I do most of my printing and film development in my darkroom. I am lucky enough to have a very well equipped room for my hobby. It’s rare that I do not have something to hand when I need it. The only constant exception to this is a bottle opener to pop the cap on my darkroom beer. To counter this problem I have developed the skills that allow me to open beer with pretty much anything I can grab. Here I am using a roll of 35mm film.
To do this at home you will need:
The technique is simple, use your thumb as a pivot point and press the edge of the film canister against the edge of the bottle cap.
Enjoy your beer.
Knowing the question might be helpful.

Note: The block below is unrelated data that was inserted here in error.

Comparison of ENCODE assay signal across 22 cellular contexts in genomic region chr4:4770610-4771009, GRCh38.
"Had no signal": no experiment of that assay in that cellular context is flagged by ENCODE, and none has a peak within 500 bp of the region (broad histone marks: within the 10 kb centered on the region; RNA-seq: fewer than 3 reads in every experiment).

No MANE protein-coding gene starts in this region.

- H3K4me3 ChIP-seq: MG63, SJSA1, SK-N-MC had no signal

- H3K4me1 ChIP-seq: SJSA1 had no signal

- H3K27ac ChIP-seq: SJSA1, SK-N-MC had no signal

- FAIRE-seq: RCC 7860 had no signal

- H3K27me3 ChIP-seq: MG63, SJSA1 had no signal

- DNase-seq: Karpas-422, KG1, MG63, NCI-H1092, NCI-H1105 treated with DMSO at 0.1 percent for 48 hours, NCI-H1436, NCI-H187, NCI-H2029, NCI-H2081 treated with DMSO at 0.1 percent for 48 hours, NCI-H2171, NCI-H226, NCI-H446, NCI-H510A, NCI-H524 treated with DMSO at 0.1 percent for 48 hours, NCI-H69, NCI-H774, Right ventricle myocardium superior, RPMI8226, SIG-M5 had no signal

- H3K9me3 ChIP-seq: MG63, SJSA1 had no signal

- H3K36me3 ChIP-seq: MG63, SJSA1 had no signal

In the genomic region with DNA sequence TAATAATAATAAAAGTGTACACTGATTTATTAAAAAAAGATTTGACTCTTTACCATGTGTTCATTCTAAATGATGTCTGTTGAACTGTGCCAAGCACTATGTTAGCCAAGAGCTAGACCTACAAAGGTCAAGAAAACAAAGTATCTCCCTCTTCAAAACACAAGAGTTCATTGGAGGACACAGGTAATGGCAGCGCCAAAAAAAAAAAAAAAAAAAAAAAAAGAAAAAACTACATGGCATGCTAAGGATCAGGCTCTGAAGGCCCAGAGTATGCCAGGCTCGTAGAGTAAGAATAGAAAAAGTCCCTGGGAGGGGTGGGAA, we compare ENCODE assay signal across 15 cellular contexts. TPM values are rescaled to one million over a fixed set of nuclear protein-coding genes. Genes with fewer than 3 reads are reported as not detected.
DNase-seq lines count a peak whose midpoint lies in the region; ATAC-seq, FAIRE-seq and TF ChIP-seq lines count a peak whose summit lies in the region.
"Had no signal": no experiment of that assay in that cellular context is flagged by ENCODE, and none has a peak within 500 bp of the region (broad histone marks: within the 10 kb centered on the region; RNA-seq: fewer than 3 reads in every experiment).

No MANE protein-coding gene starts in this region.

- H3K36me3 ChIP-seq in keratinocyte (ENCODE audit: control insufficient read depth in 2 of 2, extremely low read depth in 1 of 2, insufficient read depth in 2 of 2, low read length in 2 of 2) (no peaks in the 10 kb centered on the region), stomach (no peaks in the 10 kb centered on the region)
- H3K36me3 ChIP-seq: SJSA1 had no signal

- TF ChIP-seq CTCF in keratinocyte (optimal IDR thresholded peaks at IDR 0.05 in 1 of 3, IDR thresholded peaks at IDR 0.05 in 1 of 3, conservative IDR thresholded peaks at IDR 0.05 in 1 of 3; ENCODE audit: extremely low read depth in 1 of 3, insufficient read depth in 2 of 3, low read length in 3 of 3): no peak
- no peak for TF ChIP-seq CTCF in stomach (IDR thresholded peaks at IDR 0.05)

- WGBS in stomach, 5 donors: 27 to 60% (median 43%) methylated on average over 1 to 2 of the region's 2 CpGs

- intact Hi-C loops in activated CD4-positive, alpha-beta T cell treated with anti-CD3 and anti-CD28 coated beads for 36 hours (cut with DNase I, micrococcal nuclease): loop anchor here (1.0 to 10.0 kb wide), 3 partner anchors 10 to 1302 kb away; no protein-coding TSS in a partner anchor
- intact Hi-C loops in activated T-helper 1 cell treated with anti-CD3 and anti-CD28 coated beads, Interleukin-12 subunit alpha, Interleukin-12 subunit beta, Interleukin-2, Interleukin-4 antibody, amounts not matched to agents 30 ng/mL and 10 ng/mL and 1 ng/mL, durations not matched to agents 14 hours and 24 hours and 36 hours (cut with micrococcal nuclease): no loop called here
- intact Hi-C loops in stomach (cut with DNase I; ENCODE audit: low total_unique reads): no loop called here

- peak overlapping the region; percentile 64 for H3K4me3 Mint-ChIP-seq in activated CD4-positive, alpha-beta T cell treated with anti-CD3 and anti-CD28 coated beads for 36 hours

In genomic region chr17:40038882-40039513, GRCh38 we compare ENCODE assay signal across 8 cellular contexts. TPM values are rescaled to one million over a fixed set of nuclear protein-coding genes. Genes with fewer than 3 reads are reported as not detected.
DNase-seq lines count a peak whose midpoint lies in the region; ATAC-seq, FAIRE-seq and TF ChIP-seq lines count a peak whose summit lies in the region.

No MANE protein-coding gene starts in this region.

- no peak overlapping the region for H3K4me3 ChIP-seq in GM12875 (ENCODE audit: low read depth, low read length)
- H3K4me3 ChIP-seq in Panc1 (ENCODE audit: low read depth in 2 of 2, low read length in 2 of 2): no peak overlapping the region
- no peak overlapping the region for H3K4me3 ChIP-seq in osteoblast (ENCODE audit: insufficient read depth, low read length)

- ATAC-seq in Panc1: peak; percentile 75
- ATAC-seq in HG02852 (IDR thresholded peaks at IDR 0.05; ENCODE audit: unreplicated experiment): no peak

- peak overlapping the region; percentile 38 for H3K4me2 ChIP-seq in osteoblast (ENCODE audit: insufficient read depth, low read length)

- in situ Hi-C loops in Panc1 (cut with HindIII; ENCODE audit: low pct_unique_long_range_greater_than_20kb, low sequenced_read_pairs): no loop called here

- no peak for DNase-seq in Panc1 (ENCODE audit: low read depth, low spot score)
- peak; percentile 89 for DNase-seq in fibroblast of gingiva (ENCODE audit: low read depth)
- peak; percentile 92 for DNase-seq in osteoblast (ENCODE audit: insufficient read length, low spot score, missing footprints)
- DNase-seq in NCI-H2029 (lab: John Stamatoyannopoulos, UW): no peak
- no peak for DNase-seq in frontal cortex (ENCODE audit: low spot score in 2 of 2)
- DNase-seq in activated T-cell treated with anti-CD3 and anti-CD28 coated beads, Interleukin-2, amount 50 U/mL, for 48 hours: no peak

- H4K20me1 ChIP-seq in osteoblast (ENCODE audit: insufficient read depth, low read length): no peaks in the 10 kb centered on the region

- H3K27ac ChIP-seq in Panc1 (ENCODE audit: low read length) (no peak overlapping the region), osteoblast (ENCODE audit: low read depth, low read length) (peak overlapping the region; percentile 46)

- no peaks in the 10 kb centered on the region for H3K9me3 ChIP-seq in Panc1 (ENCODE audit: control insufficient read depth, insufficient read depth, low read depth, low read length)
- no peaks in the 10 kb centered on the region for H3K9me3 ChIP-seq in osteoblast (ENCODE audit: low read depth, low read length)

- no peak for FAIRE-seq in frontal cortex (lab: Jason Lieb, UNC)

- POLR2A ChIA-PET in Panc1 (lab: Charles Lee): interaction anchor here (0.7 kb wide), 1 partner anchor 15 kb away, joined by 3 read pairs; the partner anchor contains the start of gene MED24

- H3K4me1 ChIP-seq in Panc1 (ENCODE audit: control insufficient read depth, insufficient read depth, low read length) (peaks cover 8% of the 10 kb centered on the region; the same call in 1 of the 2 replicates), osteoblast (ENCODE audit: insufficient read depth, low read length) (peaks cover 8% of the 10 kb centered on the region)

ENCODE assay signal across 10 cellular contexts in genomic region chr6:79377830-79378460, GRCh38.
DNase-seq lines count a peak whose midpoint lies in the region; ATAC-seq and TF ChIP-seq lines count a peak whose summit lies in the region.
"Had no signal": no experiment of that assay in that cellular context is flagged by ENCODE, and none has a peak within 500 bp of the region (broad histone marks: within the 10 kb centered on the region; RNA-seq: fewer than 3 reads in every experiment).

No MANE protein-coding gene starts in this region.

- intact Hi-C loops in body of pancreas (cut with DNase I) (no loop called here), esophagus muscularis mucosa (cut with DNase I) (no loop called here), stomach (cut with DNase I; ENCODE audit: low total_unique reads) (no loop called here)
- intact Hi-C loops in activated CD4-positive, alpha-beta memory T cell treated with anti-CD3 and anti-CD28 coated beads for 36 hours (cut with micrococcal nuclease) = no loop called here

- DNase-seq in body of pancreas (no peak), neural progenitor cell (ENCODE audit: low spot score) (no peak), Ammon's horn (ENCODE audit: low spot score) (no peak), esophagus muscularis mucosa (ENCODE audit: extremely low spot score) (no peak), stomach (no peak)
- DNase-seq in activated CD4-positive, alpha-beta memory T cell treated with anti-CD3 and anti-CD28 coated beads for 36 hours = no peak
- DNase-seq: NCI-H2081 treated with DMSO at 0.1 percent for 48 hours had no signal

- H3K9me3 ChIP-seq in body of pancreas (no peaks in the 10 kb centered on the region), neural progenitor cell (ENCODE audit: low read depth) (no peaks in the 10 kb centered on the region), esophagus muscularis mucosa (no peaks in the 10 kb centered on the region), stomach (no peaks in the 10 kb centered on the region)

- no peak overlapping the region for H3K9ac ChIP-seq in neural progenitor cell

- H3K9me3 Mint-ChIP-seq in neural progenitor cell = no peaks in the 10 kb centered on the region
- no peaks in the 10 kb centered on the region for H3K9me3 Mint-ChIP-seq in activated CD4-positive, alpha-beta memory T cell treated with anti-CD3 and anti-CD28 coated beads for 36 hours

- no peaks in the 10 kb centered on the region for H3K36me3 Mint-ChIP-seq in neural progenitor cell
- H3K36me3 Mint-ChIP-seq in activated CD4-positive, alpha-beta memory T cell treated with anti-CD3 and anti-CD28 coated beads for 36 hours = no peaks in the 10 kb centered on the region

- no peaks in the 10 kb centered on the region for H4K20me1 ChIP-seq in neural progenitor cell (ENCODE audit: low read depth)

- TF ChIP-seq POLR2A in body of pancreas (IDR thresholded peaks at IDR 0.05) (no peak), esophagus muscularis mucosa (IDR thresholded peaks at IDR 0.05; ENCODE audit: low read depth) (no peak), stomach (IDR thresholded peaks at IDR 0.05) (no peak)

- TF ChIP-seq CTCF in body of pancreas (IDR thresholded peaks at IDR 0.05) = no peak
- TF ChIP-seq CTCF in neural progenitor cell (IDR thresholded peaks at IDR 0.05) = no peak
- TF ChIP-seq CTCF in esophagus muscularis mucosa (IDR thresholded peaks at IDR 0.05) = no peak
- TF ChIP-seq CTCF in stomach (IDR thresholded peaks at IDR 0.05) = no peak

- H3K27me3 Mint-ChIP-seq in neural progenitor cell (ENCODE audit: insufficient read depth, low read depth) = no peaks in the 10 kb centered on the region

We are currently doing some renovation works at home and while builders were hired for for the big burly manly stuff like knocking down walls, laying blocks and generally doing builder stuff we have now reached the point in the process where I have to start doing some work myself. This is having an impact on the time I can spend on photography. I find that I am shooting rolls of film but can’t seem to squeeze in the time to develop and print. While looking for a screwdriver today I found my Fuji Instax 210 sitting on a shelf and I think until I can get back to a more normal routine I might use this camera as my primary bit of kit. The instant results cuts down on the time required in the darkroom. I had used it for an impromptu portraits session with some friends earlier in the year and was starting to get results I liked. I found suppressing the flash with a bit of paper was helping to give a more muted result.